The Marvel Unit 2 is only a little more money than the Ciener. The Unit 1 is the one that is super accurate.

I went with the Marvel Unit 2 because 1) I didn't need the super accuracy, and 2) I didn't want to spend that much money, but 3) Marvel's rep for quality is a lot higher than Ciener's and Marvel uses the same lockup mechanism and barrels in the Unit 2 as it uses in the Unit 1.

For what its worth I thought about purchasing a 22 conversion kit, then started using a progressive reloader.
I have a feeling that a reloader is in my future...
 

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The Kart conversion unit locks back on the last round, and it uses a steel slide, too. If you could find one, it'd probably cost between 4 and 5 hundred bucks though, and so would the current clone made by John Dvorak in New York. The Ciener is a good, inexpensive way to go for plinking.

Bob
 

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RANash said:
The Marvel Unit 2 is only a little more money than the Ciener. The Unit 1 is the one that is super accurate.

I went with the Marvel Unit 2 because 1) I didn't need the super accuracy, and 2) I didn't want to spend that much money, but 3) Marvel's rep for quality is a lot higher than Ciener's and Marvel uses the same lockup mechanism and barrels in the Unit 2 as it uses in the Unit 1.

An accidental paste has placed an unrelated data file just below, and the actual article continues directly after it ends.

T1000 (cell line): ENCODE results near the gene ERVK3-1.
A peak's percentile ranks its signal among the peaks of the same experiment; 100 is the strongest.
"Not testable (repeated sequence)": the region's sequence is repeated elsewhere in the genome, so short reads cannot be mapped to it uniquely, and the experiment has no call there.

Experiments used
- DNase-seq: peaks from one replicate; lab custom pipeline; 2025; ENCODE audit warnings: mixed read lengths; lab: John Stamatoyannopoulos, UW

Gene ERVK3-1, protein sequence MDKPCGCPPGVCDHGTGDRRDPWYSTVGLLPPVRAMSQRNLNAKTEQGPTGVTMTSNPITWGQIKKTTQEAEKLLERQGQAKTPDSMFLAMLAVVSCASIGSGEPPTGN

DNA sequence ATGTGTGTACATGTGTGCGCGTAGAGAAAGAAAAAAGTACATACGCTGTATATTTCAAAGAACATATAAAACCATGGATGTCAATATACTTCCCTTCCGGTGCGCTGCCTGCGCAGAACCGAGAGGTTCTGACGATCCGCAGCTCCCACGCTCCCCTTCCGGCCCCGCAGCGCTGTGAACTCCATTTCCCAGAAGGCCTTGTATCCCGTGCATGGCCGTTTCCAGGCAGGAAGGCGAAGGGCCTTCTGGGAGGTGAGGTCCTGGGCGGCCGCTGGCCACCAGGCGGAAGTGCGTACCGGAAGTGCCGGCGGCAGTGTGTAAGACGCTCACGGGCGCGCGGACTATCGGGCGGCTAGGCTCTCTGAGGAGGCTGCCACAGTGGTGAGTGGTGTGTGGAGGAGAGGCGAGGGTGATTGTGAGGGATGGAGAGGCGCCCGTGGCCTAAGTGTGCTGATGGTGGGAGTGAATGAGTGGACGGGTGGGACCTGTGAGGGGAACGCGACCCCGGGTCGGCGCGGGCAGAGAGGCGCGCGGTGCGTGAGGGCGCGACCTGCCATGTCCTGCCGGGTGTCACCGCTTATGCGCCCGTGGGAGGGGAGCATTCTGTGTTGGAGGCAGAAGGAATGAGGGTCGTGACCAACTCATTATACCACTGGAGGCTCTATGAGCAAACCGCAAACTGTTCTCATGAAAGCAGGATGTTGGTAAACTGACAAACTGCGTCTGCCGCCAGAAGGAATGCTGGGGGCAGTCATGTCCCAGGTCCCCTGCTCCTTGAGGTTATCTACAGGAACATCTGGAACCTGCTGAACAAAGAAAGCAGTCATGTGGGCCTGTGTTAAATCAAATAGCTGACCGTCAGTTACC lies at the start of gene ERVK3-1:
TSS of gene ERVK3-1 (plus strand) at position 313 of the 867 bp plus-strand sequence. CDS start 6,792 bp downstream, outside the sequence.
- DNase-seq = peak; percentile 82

The Marvel Unit 1's only $60 more than the Unit 2 ($355 vs. $300, while the two grades of Cieners are $250 and $200) so I've decided to get the Unit 1 once I feel I've advanced enough that its accuracy isn't lost on me.

The only question in my mind, which prompted the search that brought me this thread, is if the $300 Jarvis' slide-lock feature is useful enough for cheap action-type training that it'd be worth buying to supplement or replace my $200 Ciener. A totally different kettle of fish.


D.
 

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Everyone stands behind the Marvel product, but you hear a lot of complaints about Ceiner. Interestingly, most problems with Ceiner, as far as I can tell, are based not on the product but the people or person behind the scenes.

Wilson has come out with a new conversion with milled aluminum mags that looks nice, but it doesn't lock back. In fact, the mention of Jarvis here is the first time I've heard of a steel slide, let alone a converstion slide that locks back. I'll have to look into that.

Personally, I'll place my order for the Marvel Unit 2 in January. For practicing combat shooting drills, you just can't beat a conversion unit.
 

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When I bought the Marvel Unit 2, it was during a sale where it was selling for $250. Otherwise, I might have bought the Unit 1. On the other hand, the Unit 1 has the compensator piece sticking out the front end, so it would be a little different for drills.
 

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Get the Marvel for the Ciener's price? Sweet!